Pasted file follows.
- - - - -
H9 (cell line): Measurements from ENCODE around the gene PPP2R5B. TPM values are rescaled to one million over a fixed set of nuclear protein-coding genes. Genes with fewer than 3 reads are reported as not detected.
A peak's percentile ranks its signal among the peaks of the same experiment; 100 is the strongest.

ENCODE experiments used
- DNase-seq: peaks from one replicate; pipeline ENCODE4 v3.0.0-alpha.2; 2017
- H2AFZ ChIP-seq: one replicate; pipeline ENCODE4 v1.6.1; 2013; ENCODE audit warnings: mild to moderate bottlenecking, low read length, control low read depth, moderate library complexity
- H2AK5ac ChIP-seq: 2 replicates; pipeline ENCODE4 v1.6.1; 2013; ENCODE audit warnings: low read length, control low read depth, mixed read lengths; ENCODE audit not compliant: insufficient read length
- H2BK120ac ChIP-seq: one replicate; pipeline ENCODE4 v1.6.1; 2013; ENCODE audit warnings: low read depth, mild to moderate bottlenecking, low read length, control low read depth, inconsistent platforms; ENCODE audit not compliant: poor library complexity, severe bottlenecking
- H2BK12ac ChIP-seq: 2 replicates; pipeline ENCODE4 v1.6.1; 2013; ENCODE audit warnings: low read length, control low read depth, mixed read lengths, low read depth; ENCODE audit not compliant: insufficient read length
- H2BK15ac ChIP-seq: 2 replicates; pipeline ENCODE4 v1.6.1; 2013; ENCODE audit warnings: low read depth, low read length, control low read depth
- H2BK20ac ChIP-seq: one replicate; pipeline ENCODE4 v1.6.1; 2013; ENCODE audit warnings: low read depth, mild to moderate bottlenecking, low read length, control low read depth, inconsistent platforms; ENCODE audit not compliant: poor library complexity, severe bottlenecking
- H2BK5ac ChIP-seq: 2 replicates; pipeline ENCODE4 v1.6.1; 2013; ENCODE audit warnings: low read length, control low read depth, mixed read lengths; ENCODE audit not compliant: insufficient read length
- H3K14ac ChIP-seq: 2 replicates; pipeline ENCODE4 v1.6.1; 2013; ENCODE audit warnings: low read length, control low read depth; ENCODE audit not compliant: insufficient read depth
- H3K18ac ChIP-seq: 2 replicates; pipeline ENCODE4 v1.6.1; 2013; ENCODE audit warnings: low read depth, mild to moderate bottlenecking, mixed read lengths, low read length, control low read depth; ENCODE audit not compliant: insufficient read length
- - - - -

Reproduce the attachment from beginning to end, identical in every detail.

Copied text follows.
H9 (cell line): Measurements from ENCODE around the gene PPP2R5B. TPM values are rescaled to one million over a fixed set of nuclear protein-coding genes. Genes with fewer than 3 reads are reported as not detected.
A peak's percentile ranks its signal among the peaks of the same experiment; 100 is the strongest.

ENCODE experiments used
- DNase-seq: peaks from one replicate; pipeline ENCODE4 v3.0.0-alpha.2; 2017
- H2AFZ ChIP-seq: one replicate; pipeline ENCODE4 v1.6.1; 2013; ENCODE audit warnings: mild to moderate bottlenecking, low read length, control low read depth, moderate library complexity
- H2AK5ac ChIP-seq: 2 replicates; pipeline ENCODE4 v1.6.1; 2013; ENCODE audit warnings: low read length, control low read depth, mixed read lengths; ENCODE audit not compliant: insufficient read length
- H2BK120ac ChIP-seq: one replicate; pipeline ENCODE4 v1.6.1; 2013; ENCODE audit warnings: low read depth, mild to moderate bottlenecking, low read length, control low read depth, inconsistent platforms; ENCODE audit not compliant: poor library complexity, severe bottlenecking
- H2BK12ac ChIP-seq: 2 replicates; pipeline ENCODE4 v1.6.1; 2013; ENCODE audit warnings: low read length, control low read depth, mixed read lengths, low read depth; ENCODE audit not compliant: insufficient read length
- H2BK15ac ChIP-seq: 2 replicates; pipeline ENCODE4 v1.6.1; 2013; ENCODE audit warnings: low read depth, low read length, control low read depth
- H2BK20ac ChIP-seq: one replicate; pipeline ENCODE4 v1.6.1; 2013; ENCODE audit warnings: low read depth, mild to moderate bottlenecking, low read length, control low read depth, inconsistent platforms; ENCODE audit not compliant: poor library complexity, severe bottlenecking
- H2BK5ac ChIP-seq: 2 replicates; pipeline ENCODE4 v1.6.1; 2013; ENCODE audit warnings: low read length, control low read depth, mixed read lengths; ENCODE audit not compliant: insufficient read length
- H3K14ac ChIP-seq: 2 replicates; pipeline ENCODE4 v1.6.1; 2013; ENCODE audit warnings: low read length, control low read depth; ENCODE audit not compliant: insufficient read depth
- H3K18ac ChIP-seq: 2 replicates; pipeline ENCODE4 v1.6.1; 2013; ENCODE audit warnings: low read depth, mild to moderate bottlenecking, mixed read lengths, low read length, control low read depth; ENCODE audit not compliant: insufficient read length